Reading PK-3

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Reading PK-3 > Strategies > Incorporate Students' Cultural Practices

Incorporate Students' Cultural Practices


Learning about students' cultures and connecting them to instructional practices helps all students feel like valued members of the community. When teachers integrate the cultural knowledge students bring to the classroom, they help students draw on their Background Knowledge to better understand and relate to the material. This strategy is one that supports the practice of culturally responsive teaching and is meant to be used with other strategies that also allow representation of all learners in the curriculum.

Use It in the Classroom

Watch how this kindergarten teacher incorporates students' backgrounds into her lesson. By allowing students to explore their own families while also learning about each others', she is building a supportive and inclusive classroom community.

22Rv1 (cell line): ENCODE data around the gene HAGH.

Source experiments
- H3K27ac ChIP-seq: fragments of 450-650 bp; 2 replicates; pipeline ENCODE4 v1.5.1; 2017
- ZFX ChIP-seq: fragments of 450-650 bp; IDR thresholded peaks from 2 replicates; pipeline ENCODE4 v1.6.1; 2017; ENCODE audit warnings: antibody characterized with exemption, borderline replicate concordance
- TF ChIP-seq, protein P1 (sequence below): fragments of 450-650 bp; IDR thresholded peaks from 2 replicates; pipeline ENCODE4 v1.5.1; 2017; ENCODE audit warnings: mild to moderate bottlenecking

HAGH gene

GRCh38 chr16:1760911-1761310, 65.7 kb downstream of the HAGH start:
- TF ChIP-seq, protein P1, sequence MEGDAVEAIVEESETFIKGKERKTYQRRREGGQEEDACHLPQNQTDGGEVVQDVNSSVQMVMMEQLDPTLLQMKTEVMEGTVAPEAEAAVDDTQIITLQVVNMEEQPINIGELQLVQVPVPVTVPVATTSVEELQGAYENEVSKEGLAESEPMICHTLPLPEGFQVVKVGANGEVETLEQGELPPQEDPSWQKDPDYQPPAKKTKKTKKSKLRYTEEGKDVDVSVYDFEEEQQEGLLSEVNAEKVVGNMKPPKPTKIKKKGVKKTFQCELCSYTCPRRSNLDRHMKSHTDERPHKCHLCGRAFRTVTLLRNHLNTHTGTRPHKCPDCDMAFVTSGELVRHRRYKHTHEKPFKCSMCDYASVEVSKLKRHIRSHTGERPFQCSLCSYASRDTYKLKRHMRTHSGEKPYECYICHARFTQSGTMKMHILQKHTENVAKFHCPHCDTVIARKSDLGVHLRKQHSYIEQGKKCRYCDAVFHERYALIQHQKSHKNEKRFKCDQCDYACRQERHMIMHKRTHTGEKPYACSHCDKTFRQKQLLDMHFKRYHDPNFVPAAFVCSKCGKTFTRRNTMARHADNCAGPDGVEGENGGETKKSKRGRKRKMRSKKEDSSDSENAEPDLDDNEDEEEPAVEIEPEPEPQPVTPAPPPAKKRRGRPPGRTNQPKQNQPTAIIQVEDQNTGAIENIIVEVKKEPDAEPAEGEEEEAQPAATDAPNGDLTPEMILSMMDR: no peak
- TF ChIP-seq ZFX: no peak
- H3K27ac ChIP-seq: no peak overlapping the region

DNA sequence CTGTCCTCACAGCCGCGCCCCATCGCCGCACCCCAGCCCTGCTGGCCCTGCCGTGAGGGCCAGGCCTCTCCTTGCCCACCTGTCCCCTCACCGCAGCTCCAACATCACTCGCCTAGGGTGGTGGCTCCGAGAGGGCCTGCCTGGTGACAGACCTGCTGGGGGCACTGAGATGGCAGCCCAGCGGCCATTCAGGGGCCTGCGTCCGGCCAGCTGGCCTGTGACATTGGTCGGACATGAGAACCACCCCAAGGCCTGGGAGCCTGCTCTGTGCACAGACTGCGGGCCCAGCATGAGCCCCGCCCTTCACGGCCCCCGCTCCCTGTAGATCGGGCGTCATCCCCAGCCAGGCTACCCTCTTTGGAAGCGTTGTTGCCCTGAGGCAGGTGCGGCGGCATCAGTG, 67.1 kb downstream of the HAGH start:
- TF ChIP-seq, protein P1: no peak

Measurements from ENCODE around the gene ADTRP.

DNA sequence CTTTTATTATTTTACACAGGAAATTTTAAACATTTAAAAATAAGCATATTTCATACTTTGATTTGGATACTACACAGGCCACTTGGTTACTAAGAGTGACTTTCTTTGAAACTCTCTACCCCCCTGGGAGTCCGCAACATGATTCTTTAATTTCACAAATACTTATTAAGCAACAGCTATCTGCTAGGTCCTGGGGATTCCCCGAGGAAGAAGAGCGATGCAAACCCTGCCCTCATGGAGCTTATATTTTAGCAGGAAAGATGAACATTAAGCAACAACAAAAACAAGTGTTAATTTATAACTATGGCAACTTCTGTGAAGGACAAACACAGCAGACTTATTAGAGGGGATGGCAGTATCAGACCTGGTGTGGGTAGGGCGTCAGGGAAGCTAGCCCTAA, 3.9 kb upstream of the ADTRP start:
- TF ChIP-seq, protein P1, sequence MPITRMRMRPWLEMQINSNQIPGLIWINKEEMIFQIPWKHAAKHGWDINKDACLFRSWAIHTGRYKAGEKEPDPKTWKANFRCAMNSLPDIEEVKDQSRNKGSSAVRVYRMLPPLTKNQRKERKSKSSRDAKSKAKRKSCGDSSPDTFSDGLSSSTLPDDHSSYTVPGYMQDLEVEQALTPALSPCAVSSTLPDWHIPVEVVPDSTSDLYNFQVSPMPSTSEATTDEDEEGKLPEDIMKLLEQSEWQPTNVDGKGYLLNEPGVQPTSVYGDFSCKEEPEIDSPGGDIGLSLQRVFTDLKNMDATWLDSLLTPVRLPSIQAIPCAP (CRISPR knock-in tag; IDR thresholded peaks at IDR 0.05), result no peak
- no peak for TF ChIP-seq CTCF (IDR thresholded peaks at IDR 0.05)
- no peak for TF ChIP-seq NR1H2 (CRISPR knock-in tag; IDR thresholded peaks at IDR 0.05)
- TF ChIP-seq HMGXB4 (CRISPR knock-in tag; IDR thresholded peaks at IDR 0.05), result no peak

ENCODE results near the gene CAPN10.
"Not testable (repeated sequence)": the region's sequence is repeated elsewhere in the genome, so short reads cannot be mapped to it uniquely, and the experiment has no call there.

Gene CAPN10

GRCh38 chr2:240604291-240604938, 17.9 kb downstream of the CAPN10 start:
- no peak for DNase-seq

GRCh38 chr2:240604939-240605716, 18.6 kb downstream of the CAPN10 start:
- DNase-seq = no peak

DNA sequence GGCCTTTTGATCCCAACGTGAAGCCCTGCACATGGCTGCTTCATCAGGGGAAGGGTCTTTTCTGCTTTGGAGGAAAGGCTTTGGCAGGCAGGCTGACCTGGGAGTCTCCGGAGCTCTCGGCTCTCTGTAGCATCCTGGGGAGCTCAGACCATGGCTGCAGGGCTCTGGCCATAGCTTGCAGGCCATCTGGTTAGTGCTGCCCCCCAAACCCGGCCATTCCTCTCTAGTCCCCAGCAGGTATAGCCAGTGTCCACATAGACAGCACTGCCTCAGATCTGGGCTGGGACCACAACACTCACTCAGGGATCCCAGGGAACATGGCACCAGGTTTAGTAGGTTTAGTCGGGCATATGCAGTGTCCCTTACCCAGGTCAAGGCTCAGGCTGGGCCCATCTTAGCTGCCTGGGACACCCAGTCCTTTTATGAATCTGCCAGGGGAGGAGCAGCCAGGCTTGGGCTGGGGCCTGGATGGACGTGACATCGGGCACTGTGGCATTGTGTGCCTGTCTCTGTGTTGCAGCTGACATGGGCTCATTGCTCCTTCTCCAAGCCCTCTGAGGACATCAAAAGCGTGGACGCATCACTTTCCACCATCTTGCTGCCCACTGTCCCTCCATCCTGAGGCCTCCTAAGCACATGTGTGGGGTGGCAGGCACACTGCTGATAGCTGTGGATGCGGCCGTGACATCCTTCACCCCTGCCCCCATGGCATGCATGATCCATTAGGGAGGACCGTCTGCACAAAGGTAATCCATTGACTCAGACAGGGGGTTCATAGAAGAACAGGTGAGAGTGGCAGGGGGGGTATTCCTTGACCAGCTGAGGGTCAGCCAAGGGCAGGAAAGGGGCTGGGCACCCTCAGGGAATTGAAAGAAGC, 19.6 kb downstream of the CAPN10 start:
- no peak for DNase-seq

• To incorporate students' cultural practices, a teacher must learn about their students' backgrounds and interests, such as language, sports, and music. Regardless of what a teacher already knows about students, asking them more about themselves will build trust and a sense of caring. The teacher can then integrate student-centered stories and language into classroom instruction. Supplying a wealth of multicultural literature and encouraging students to bring and share artifacts of their culture are two additional ways for students can see themselves reflected in the classroom environment.
  • Design It into Your Product

    Videos are chosen as examples of strategies in action. These choices are not endorsements of the products or evidence of use of research to develop the feature.

    Watch how Toca Life: School incorporates diverse characters into their game. Allowing learners to see themselves reflected in the game is a step towards engaging and integrating their cultural practices.

  • Designing products that allow learners to see their cultures represented not only engages learners but also makes the learning more accessible and relevant. Student choice can also be incorporated with multiple settings and character backgrounds for students to choose from, allowing for many students to connect with the work.
  • Factors Supported by this Strategy

    Language and Literacy
    Background Knowledge
    Social and Emotional Learning
    Stereotype Threat
    Student Background
    Social Supports